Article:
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Three Steps to Improve Supply Chain Management

Fri, 05/27/2011 - 7:58am
BOBBY KAEMMER, Vice President, Cadre Technologies

Bobby KaemmerInformation is a powerful dimension that these companies should fully employ to gain a distinct advantage by coupling the necessary inventory and operational processes with customer service, order entry, and financial management processes.

In the past decade, volumes have been written about the value of supply chain visibility and execution systems. It’s hard to argue with the concept. When everyone’s systems are working together to fulfill orders perfectly, execute on-time shipments, and provide early alerts to problems, life is good.

But creating a perfectly meshed supply chain is easier said than done. Very few supply chain communities are made up entirely of companies with best-in-class supply chain applications. The strategic investment required to integrate diverse systems and scattered data resources while developing the necessary technical expertise can be daunting.

Enabling collaboration, preserving system and data integrity, and ensuring security are critical. Most distribution center and warehousing solutions are deployed in-house, close to the activities and people they support. While that makes complete sense for operations on the ground, an in-house system can impede collaboration when multiple supply chain participants are involved. To serve the multitudes of potential participants, a more flexible and accessible solution is required.

To fill this gap, many companies have turned to on-demand supply chain solutions. By outsourcing to a cloud-based supply chain vendor, companies can realize a long list of benefits, including lower up-front costs, faster implementation time, and immediate connection with new or existing communities of trading partners.

But before implementing an on-demand system, three critical steps must be taken.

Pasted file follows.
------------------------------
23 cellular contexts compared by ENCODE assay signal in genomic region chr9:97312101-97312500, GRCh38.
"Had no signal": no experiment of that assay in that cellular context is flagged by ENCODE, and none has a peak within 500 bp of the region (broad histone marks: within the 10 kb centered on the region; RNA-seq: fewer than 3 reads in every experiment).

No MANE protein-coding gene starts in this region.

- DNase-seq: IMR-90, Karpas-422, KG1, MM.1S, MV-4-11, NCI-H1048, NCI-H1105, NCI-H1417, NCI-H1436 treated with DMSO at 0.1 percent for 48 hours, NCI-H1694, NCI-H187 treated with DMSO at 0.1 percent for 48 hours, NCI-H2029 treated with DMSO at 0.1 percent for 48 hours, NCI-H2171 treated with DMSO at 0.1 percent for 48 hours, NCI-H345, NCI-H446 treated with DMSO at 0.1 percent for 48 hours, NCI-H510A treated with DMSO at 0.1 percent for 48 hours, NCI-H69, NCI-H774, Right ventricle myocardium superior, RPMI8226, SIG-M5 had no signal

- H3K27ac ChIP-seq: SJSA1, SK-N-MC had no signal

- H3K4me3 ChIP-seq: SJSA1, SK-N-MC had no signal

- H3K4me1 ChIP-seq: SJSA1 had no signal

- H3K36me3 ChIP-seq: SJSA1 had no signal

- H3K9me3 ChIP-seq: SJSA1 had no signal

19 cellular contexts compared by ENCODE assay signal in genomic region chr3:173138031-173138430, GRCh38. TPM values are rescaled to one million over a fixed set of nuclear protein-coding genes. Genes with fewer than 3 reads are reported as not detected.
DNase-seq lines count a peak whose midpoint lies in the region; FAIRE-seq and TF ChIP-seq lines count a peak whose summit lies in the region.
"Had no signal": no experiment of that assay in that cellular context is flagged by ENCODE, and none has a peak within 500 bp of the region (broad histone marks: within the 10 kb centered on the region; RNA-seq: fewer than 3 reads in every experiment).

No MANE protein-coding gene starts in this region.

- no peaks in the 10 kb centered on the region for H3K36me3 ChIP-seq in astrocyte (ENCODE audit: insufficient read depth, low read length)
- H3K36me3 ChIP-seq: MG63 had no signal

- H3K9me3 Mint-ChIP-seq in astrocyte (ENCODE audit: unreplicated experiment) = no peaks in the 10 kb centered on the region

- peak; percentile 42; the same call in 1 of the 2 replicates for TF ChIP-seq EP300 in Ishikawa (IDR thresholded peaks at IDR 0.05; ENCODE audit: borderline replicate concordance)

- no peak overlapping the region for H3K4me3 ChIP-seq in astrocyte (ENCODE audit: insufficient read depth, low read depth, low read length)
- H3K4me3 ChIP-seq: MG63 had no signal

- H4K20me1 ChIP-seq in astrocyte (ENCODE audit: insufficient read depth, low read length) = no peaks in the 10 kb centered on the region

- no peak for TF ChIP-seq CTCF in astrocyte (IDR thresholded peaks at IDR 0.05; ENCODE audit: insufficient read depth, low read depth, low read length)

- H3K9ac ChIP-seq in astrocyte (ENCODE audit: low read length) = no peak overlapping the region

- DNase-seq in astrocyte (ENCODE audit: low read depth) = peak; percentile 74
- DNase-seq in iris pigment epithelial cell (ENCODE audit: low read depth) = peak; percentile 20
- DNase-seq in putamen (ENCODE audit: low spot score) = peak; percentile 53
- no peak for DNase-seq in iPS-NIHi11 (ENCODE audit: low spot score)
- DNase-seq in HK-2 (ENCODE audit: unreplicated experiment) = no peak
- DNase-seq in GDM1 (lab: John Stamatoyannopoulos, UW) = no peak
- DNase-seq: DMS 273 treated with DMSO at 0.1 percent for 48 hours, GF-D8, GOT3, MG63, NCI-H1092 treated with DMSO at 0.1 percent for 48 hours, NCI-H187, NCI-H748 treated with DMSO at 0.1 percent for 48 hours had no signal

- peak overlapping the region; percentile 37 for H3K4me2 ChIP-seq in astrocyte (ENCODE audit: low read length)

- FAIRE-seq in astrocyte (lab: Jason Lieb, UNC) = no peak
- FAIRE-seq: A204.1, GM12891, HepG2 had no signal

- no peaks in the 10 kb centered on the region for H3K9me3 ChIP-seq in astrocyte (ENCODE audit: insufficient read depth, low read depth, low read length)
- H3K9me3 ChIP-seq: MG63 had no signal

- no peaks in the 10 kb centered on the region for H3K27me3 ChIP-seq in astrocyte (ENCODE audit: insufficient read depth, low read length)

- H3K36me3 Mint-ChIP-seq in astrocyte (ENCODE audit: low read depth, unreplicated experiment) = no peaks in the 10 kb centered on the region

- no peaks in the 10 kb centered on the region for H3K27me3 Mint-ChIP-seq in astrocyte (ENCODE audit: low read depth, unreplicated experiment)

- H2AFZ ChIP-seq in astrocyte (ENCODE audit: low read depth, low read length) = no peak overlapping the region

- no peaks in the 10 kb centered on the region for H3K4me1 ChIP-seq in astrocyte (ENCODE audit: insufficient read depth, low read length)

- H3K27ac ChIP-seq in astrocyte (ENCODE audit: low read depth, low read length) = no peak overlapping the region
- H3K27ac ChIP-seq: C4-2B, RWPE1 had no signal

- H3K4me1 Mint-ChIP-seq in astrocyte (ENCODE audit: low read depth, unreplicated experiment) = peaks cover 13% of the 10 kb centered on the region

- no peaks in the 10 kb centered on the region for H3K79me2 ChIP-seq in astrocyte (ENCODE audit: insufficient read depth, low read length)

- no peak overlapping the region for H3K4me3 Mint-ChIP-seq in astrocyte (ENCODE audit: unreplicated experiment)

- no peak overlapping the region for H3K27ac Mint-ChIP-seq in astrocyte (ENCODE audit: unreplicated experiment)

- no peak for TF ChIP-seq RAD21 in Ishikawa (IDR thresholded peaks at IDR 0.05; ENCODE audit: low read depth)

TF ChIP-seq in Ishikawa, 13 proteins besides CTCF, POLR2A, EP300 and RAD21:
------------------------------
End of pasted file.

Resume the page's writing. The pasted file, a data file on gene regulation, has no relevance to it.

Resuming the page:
Step 1.  Overcome diverse technical competencies between participants in a supply chain community.

Problem:  It’s rare that a single operator can own all or even most of the processes between the client and the retailer or end-customer. Even the simplest operations may engage dozens of providers, and suppliers and each client (supply chain) can represent a different group of players with different needs.

Perhaps the greatest challenge is that most IT departments have their hands full managing internal systems, with little time — or expertise — to spare for the complexities of supply chain management. That makes implementing collaboration and visibility tools from the ground up an overwhelming challenge. The time and capital required to acquire and implement systems are expensive and long-term. Finding an experienced staff is even more of a challenge. Therefore, electronic interaction and online execution is typically reserved for clients who demand it, if they are provided at all.

Solution:  Cloud solutions enable broader adoption of these typically sophisticated capabilities. By providing a hardware and software platform in conjunction with a technical staff with deep domain experience, the time and expense of selecting, buying, training and implementing are greatly reduced.

While overcoming these diverse technical competencies can be challenging, the benefits are significant. When logistics enterprises can establish electronic links in the supply chain, a “magnetic IT bond” is formed that extends a company’s reach both technically and operationally. Finally, because cloud solutions become an extension of existing business systems, they typically deliver a much faster return on investment and create economies of scale moving forward.